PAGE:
According to a report from BBC News last November, GPs are coming under increasing pressure because too many people are visiting their surgeries with concerns about oral health issues. The poll of more than 1,000 doctors by market research company ComRes and the Association of Dental Groups (ADG) revealed that 87 per cent of GPs believe too many patients were turning to them for advice about common ailments such as toothache and mouth ulcers.
David Worskett, chair of the ADG, says that people with any concerns about their oral health should be visiting their dentist. However, according to National Smile Week statistics, while 50 per cent of people in the UK visit a dentist every six months, 21 per cent visit their dentist only annually and nearly one in ten people isn’t registered with a dentist at all. Other healthcare professionals, such as pharmacists, have an important role to play in providing oral care advice.
The Euromonitor Oral Care in the United Kingdom report, published in July 2013, revealed that consumers have been taking their oral health more seriously in recent years following advice from specialists and professionals, for example the advice to switch from manual to power toothbrushes. The oral care market grew by five per cent in current value terms in 2012 to reach sales of over £1 billion, while retail volume sales rose by two per cent.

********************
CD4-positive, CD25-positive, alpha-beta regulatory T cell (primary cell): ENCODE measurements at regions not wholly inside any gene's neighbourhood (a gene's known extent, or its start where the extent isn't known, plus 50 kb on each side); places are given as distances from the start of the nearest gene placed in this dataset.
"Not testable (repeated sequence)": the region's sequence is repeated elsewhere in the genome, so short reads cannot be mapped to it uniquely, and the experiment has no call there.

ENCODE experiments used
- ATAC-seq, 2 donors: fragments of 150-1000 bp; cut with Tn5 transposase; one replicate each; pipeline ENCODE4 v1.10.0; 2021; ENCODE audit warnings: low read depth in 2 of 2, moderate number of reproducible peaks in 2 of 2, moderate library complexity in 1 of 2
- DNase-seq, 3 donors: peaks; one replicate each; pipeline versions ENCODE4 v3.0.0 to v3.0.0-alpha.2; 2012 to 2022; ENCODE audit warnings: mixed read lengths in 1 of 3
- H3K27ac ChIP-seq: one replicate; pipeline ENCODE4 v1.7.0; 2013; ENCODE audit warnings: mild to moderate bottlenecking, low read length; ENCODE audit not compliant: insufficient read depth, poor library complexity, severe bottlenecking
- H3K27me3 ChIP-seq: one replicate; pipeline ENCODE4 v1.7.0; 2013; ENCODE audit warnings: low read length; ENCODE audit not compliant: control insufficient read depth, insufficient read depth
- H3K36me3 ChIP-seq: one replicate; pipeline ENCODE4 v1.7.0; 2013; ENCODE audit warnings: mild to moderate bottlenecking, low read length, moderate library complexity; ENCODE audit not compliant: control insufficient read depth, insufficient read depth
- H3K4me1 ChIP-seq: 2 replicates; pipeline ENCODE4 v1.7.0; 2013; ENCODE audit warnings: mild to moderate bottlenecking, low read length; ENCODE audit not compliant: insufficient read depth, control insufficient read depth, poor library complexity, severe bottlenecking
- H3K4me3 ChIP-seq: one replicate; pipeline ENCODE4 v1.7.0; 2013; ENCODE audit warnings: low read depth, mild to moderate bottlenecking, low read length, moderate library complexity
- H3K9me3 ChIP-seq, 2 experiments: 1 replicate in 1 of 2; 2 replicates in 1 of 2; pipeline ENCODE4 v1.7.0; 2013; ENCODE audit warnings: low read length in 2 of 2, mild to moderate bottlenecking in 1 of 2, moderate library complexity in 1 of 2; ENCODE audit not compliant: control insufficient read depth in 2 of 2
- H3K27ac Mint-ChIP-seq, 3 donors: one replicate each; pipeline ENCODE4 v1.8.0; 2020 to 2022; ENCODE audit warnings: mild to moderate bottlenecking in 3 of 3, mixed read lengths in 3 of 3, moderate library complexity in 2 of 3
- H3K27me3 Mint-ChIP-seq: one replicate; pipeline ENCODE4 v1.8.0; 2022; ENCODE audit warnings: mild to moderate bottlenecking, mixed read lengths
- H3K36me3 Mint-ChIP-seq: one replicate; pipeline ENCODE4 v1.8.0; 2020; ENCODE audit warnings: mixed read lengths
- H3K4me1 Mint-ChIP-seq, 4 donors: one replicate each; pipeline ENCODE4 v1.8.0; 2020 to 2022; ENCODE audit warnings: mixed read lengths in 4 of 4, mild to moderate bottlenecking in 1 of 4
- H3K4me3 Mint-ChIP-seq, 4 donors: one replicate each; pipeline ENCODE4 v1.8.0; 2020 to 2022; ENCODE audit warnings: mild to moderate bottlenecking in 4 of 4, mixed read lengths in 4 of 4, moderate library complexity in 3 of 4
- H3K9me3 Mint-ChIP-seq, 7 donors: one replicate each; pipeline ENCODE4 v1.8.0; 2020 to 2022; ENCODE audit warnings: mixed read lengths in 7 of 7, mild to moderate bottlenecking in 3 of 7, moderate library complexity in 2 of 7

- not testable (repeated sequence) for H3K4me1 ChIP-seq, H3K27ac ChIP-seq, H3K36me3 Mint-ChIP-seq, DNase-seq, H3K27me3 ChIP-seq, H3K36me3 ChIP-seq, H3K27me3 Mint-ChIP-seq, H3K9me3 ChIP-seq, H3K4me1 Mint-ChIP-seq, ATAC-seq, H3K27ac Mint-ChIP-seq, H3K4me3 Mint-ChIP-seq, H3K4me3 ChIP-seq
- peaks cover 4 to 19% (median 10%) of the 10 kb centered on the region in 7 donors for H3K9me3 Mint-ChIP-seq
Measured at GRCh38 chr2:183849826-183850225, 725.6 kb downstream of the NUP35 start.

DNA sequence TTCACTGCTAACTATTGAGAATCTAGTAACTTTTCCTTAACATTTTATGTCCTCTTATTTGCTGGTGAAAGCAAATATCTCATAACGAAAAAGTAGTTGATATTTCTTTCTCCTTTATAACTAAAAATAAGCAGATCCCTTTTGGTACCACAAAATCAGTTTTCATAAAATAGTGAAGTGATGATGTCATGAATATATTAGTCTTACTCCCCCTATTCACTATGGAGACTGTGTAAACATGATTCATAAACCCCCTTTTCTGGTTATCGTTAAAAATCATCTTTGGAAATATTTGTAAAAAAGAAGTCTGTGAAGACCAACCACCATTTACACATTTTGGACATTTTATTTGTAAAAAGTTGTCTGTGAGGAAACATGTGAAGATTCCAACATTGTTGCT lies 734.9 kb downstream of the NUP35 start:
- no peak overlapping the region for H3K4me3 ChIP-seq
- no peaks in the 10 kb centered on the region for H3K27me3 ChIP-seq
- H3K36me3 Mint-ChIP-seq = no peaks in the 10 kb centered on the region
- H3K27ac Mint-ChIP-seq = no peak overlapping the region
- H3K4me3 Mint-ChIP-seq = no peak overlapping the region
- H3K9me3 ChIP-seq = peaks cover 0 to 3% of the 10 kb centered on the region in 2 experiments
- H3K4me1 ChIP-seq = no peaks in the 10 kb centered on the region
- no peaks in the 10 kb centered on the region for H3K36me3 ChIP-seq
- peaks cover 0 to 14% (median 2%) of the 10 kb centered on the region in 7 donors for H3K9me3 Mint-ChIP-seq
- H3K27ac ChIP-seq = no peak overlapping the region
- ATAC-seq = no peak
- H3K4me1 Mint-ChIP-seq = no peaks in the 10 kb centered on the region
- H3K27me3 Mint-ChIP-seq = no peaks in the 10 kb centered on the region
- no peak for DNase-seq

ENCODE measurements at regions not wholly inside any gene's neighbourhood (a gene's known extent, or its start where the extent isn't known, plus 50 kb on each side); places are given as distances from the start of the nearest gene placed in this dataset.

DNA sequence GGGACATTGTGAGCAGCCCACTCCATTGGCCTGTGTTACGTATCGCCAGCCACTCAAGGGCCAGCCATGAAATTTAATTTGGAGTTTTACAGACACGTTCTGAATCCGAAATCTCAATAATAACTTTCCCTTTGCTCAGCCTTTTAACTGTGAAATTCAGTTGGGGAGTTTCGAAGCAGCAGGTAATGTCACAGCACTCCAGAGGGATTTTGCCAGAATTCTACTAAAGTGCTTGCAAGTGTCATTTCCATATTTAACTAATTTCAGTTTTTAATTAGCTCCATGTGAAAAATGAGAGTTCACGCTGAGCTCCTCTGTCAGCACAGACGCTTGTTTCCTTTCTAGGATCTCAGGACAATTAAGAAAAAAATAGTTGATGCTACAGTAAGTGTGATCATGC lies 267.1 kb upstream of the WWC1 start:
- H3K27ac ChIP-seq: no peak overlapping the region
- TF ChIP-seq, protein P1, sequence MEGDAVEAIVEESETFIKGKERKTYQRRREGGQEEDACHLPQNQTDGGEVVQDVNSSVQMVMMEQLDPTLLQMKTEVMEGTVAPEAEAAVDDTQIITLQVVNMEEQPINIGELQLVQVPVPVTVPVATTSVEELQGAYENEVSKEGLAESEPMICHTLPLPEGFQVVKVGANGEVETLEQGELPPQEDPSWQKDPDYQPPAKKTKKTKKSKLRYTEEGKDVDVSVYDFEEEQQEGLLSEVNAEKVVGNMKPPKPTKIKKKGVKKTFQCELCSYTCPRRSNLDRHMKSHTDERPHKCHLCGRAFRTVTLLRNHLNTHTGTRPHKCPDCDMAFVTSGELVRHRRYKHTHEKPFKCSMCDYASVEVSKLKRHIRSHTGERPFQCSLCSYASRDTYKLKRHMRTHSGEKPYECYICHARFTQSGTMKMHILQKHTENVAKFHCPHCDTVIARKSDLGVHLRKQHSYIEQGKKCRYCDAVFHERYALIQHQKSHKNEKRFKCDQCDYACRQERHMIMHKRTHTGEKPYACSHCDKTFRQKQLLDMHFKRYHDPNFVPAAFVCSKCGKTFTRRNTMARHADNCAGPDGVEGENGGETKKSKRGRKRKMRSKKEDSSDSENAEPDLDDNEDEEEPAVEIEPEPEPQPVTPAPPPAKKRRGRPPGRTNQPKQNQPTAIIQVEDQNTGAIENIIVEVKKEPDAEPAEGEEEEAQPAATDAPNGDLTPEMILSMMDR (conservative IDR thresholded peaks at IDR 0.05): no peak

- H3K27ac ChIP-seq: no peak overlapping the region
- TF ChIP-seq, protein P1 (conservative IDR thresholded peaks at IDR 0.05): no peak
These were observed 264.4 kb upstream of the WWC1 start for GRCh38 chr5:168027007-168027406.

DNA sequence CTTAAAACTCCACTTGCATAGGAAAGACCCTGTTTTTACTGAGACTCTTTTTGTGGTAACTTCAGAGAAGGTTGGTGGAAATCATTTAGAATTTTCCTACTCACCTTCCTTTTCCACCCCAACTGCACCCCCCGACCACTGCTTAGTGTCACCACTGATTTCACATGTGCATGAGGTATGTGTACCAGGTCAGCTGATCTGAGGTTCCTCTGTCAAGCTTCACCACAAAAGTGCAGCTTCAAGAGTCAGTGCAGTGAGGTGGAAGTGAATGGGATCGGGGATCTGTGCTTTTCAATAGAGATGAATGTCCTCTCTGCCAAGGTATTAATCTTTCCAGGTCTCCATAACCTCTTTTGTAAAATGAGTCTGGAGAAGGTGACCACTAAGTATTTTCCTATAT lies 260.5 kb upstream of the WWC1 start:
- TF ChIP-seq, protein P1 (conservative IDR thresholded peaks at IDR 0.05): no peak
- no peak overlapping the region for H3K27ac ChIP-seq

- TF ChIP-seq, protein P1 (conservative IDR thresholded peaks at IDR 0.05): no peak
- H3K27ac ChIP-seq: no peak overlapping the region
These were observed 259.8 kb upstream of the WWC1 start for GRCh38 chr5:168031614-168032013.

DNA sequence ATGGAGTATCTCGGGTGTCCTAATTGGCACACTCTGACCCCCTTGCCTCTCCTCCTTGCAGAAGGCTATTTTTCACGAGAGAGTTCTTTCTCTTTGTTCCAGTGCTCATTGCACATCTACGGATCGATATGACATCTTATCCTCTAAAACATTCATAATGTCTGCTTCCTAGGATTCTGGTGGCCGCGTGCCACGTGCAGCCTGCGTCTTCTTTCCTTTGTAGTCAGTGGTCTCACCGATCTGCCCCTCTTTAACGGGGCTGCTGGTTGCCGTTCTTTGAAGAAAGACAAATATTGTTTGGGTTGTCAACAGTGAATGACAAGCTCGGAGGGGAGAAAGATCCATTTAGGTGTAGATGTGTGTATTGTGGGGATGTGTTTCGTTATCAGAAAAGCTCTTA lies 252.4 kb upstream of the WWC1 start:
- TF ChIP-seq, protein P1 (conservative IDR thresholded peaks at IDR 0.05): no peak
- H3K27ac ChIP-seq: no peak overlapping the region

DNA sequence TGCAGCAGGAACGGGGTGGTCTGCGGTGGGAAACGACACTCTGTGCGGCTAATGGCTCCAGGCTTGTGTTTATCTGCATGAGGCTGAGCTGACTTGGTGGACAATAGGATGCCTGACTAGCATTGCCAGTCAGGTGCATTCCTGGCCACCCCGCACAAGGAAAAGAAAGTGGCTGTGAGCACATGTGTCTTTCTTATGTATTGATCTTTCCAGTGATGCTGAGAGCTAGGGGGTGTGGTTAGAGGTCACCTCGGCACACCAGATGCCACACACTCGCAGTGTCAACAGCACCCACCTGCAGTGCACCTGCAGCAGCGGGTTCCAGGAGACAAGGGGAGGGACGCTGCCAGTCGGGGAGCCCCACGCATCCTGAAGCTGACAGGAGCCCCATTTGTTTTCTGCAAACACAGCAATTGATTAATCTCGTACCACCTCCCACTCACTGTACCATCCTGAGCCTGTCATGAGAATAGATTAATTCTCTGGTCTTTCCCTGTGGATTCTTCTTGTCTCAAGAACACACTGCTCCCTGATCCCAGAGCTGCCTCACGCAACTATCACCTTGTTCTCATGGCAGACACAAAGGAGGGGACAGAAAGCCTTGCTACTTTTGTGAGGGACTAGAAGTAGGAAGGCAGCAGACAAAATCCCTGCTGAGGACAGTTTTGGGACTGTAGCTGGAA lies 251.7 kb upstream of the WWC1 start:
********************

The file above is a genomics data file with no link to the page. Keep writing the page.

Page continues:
However, National Smile Week statistics have revealed that 25 per cent of adults still don’t brush their teeth twice a day, including a third of men. Professor Iain Chapple, professor of periodontology and consultant in restorative dentistry at the University of Birmingham, says that, while it is essential that customers brush twice a day, the recommended two-minute brushing time is not nearly enough.
‘The “brushing for two minutes twice a day” rule is simply an empirical value used to get people brushing their teeth for longer,’ he says. ‘This Is better than just 30 seconds, which is what most people would manage otherwise, but it isn’t long enough for people at a higher risk of oral health problems.’ Up to 30 per cent of adults, rising to 60 per cent of over-65s, are at risk of gum disease or tooth decay. These people should be brushing for at least eight minutes twice a day, he says.
Mhari Coxon, registered hygienist and professional relations manager at Philips Oral Healthcare, suggests that community pharmacies should Consider stocking a variety of toothbrushes at different price points.